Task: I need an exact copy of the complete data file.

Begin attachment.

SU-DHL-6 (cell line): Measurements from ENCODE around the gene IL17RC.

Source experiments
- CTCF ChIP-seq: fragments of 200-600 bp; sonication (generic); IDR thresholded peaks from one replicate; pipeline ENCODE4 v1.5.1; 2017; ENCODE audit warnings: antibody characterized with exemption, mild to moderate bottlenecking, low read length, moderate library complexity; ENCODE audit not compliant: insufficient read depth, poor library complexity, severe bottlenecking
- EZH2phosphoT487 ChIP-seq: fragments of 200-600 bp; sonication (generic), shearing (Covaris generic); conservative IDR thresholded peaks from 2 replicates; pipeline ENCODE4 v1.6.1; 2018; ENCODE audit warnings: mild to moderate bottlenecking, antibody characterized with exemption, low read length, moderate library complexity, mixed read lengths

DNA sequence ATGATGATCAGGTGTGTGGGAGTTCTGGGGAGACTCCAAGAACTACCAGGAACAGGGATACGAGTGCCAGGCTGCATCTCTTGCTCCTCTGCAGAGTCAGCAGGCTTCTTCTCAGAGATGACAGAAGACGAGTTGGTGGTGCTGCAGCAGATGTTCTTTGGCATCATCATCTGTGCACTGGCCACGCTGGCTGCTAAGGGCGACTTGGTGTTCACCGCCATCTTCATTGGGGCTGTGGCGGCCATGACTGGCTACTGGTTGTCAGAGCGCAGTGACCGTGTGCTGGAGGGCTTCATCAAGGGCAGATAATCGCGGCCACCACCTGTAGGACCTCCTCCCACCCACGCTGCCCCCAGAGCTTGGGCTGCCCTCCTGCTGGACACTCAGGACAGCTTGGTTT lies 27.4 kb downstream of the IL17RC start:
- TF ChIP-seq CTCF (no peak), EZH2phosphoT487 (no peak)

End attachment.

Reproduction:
SU-DHL-6 (cell line): Measurements from ENCODE around the gene IL17RC.

Source experiments
- CTCF ChIP-seq: fragments of 200-600 bp; sonication (generic); IDR thresholded peaks from one replicate; pipeline ENCODE4 v1.5.1; 2017; ENCODE audit warnings: antibody characterized with exemption, mild to moderate bottlenecking, low read length, moderate library complexity; ENCODE audit not compliant: insufficient read depth, poor library complexity, severe bottlenecking
- EZH2phosphoT487 ChIP-seq: fragments of 200-600 bp; sonication (generic), shearing (Covaris generic); conservative IDR thresholded peaks from 2 replicates; pipeline ENCODE4 v1.6.1; 2018; ENCODE audit warnings: mild to moderate bottlenecking, antibody characterized with exemption, low read length, moderate library complexity, mixed read lengths

DNA sequence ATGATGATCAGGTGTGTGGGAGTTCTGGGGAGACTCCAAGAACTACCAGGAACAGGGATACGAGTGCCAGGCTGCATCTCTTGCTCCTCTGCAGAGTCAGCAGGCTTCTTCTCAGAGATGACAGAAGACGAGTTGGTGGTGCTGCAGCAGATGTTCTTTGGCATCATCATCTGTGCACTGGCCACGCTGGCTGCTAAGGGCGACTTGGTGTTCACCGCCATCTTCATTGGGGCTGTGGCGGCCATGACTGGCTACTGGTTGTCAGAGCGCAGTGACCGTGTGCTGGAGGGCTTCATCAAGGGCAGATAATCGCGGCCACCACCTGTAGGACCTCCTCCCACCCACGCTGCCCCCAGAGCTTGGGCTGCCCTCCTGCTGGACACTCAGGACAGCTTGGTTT lies 27.4 kb downstream of the IL17RC start:
- TF ChIP-seq CTCF (no peak), EZH2phosphoT487 (no peak)